Today, millions of women suffer from pelvic inflammatory disease. This condition is one of the most common causes of infertility in women that arise from conditions such as tubal blockage, pelvic adhesions, etc.
Also, PID is a common disease that occurs among women of reproductive age. However, the signs and symptoms of pelvic inflammatory disease can be subtle or mild. So, some women don’t even experience any signs or symptoms.
As a result, you might not realize you have it until you have trouble getting pregnant or you develop chronic pelvic pain.
This article explores the causes of pelvic inflammatory disease(PID), the risks, symptoms, diagnosis, practical ways to prevent it and the natural remedy to cure it.
What is PID?
Pelvic inflammatory disease (PID) is an infection of the organs of women reproductive system. They include the uterus, ovaries, fallopian tubes, and cervix.
Although, PID is mostly caused through sexually transmitted infections (STI), like chlamydia or gonorrhea. An example is when bacteria enter the reproductive system through sex and infect the organs.
Nevertheless, you can still get PID through some other factors which can cause pain in your lower belly and hurt your ability to have a baby if it’s not treated properly.
Who is at Risk for PID?
You face a higher risk for pelvic inflammatory disease if you:
- Being sexually active and younger than 25 years old
- Having multiple sexual partners
- Being in a sexual relationship with someone who has more than one sex partner
- Having sex without a condom
- Douching regularly, which upsets the balance of good versus harmful bacteria in the vagina and might mask symptoms
- Having a history of pelvic inflammatory disease or a sexually transmitted infection (STIs).
In addition, there is a small increased risk of PID after the insertion of an intrauterine device (IUD). This risk is generally confined to the first three weeks after insertion.
What Causes PID?
Bacteria entering the reproductive tract often cause pelvic inflammatory disease. These bacteria are passed from the vagina, through the cervix, into the uterus, fallopian tubes and ovaries, and into the pelvis.
Normally, when bacteria enter the vagina, the cervix keeps them from spreading deeper to other reproductive organs. But sometimes, the cervix becomes infected from an STI like gonorrhea and chlamydia. When that happens, it’s less able to keep bacteria out.
Untreated gonorrhea and chlamydia cause about 90% of PID cases. Other causes include:
- Pelvic procedures
- Insertion of an intrauterine device (IUD), either copper or hormonal. The risk is highest in the few weeks after insertion. Many times this type of infection is preventable with STI testing around the time of IUD placement.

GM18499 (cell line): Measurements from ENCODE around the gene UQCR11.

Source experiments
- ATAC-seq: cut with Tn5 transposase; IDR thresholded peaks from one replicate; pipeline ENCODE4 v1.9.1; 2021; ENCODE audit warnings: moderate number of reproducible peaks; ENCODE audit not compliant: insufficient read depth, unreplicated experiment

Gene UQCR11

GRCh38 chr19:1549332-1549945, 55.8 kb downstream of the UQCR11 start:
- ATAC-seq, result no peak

What are the Symptoms of PID?
You may not realize you have PID. Symptoms might be mild or unnoticeable. However, symptoms of PID can also start suddenly and quickly. They can include:
- Pain or tenderness in the stomach or lower abdomen (belly), the most common symptom.
- Abnormal vaginal discharge, usually yellow or green with an unusual odor.
- Chills or fever
- Nausea and vomiting
- Pain during sex
- Burning when you pee.
- Irregular periods or having spotting or cramping throughout the month
- Pain in the right upper abdomen, less often
Therefore, if you have any of these symptoms call your doctor right away. Some can also be signs of other conditions, so your doctor will most likely run some tests to figure out whether you have PID or something else.
PID can cause serious problems if not treated early. For example, you might have trouble getting pregnant or have pain in your pelvic area that doesn’t go away.
Should You Tell Your Partner About PID?
If your doctor diagnoses PID, you should tell anyone you’ve had sex with in the past 60 days about your illness. If it’s been longer than 60 days since you’ve had sex, tell your most recent partner, who should also get treated.
You should not have sex while you’re undergoing treatment for PID, and neither should your partner
What are the Likely Complications of PID?
Make a doctor’s appointment if you think that you have PID. Other conditions, such as a UTI, can feel like pelvic inflammatory disease. However, your doctor can test for PID and rule out other conditions.
If you don’t treat your PID, your symptoms can worsen and lead to problems, such as: